The following was submitted for publication by a reader who asked to remain anonymous — Rob
I just finished Pirate Cinema and felt the need to write something about it, because it concerns a cause that's near to my heart. I saw myself in protagonist Trent McCauley, who makes new movies by chopping up footage from popular films, despite the consequences of getting his Internet taken away or being fined or imprisoned in the book's near-future scenario.
This is because I do the same thing. I'm one of those people who remixes different media and posts the finished pieces online. I combine Japanese television dramas, films, PVs, and clips from variety shows with mostly American songs, however, because I like the contrast of Japanese visual media with American music.
Yesterday I posted an illustration by the famed pulp illustrator Norm Saunders. Coincidentally, Abrams ComicArts just released a book commemorating the 50th anniversary of the Mars Attacks trading cards, which the Topps Company issued in 1962. Saunders' lurid paintings for the series depicted a horrific invasion of Earth by hideous looking Martians with giant exposed brains and rictus leers. When parents discovered the gruesome, violent, and sexually explicit images on the cards, Topps was forced to pull them off the shelves, making them instant collectors' items.
In celebration of the 50th anniversary of Mars Attacks, this comprehensive book is the first-ever compilation of the infamous science-fiction trading card series produced by Topps in 1962. Edgy, subversive, and darkly comedic, this over-the-top series depicting a Martian invasion of Earth has a loyal following and continues to win new generations of fans. For the first time, this book brings together high-quality reproductions of the entire original series, as well as the hard-to-find sequel from 1994, rare and never-before-seen sketches, concept art, and test market materials. Also included are an introduction by series co-creator Len Brown and an afterword by Zina Saunders, daughter of the original artist, providing an insider's behind-the-scenes view of the bizarre and compelling world of Mars Attacks.
We're doing a few Judge John Hodgman shows in New York. We just sold out our show Monday night and added one on Sunday night. We'll have special guests (very special guests), and I will be wearing a real bailiff outfit based on Bull from Night Court.
Also, importantly, we are looking for litigants, so if anyone has a personal dispute to be judged by The Judge, they should send it to email@example.com and include their phone number(s) and a note that they're local to NYC.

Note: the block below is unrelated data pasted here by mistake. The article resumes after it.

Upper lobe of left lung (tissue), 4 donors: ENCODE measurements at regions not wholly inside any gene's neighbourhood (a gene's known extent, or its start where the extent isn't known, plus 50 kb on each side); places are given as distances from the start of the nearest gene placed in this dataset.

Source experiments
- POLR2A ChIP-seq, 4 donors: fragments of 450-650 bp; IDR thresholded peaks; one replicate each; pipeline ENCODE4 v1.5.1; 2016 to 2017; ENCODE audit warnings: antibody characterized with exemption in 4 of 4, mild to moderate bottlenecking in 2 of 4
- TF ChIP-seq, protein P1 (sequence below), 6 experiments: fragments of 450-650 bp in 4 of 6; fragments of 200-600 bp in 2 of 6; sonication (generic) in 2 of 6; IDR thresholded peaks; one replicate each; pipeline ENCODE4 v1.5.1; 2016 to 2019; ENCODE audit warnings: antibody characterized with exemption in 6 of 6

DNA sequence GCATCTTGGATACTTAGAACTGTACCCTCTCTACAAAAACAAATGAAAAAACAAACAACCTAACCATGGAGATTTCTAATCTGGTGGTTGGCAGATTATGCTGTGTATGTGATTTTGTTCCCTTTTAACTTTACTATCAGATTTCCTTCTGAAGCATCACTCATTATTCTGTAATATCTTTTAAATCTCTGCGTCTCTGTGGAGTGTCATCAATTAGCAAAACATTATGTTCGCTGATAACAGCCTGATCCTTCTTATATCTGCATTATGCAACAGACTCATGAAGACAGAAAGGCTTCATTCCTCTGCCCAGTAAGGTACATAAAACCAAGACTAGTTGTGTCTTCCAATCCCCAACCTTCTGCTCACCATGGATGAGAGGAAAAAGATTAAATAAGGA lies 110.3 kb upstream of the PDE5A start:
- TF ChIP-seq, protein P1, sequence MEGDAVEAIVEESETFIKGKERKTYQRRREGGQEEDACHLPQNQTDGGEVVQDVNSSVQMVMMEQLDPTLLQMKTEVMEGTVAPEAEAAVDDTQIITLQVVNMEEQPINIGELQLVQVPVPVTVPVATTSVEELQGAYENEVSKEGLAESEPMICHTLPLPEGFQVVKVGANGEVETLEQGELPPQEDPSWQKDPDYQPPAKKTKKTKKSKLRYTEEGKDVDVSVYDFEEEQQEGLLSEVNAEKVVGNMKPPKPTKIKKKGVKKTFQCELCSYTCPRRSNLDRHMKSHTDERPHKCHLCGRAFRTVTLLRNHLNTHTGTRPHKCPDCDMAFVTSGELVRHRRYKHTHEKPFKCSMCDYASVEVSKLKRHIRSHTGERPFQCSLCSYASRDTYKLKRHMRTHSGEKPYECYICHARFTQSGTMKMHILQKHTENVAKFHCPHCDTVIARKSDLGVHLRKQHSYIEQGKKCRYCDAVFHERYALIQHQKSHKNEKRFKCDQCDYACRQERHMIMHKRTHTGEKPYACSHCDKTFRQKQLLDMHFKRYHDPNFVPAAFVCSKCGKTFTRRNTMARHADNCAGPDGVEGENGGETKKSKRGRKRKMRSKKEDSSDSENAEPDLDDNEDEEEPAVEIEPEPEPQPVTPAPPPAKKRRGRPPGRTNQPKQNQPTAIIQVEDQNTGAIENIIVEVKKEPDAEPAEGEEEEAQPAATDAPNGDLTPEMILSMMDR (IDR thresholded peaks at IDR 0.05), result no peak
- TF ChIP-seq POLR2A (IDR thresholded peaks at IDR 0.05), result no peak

Ruben Bolling alerted me to this cool website. You enter a month and year, and it will return a page of thumbnail images of all the comic books that were available on newsstands for that month. Above, a few of the comic books available in February 1973, the month that I first became seriously interested in comic books, mainly because I discovered Jack Kirby's Kamandi.
Photographer and porn performer Kimberly Kane interviews friends and fellow adult film travelers Zak Sabbath and Mandy Morbid in Vice. "Last year, Mandy was diagnosed with Ehlers–Danlos syndrome, a genetic disorder that causes loose joints, damage to blood vessels, and skin that stretches and bruises easily. Her diagnosis was a relief in some ways. For years, doctors had no idea what was causing her debilitating pain, and her health deteriorated until she was often unable to get out of bed, let alone work. Some days are better than others, but if Mandy leaves the house she must do so in a wheelchair or with a cane."
Among my favorite parts of New York Comic Con was getting to interview Rod Maxwell, special effects makeup artist and a (sadly, former) contestant on Syfy's competition show, Face Off. He's been working with the anti-smoking campaign The Truth to create the Flavor Monster, a freaky embodiment of how cigarette manufacturers target teenagers and young adults by adding appealing flavors to tobacco products. Maxwell's involvement isn't just artistic, it's personal. But we also talk about his awesome makeup skills and his time on the show. For instance: Is everyone really that bad at managing their time? (By the way, in case you've been watching Face Off, his arm is doing great!)
You can purchase the sheet music for John Cage's 4' 33" from Sheet Music Plus. It's $5.95 and that will be money well spent. (For those not hip to this challenging 1952 composition, it is a classic of avant-garde music in which the performer plays nothing for the duration of the piece.) "4' 33" sheet music(Thanks, Syd Garon!)
With just a day to go, my favorite San Francisco singer/songwriter Diana Gameros is approaching her Kickstarter goal to fund the recording of her first full-length album. As I've posted before, Diana "creates soulful, passionate, and enchanting music infused with her Latin heritage… She was born in Ciudad Juarez, Mexico, (and) writes songs that reflect the 21st century experiences of a young indie artist at the borderlands between cultures, languages, and genres." The pledge rewards range from digital downloads to a house concert to an opportunity to busk with Diana. ¡Buena suerte, Diana! Diana Gameros Kickstarter
(Full disclosure: My 6-year-old son is one of Diana's many backing vocalists.)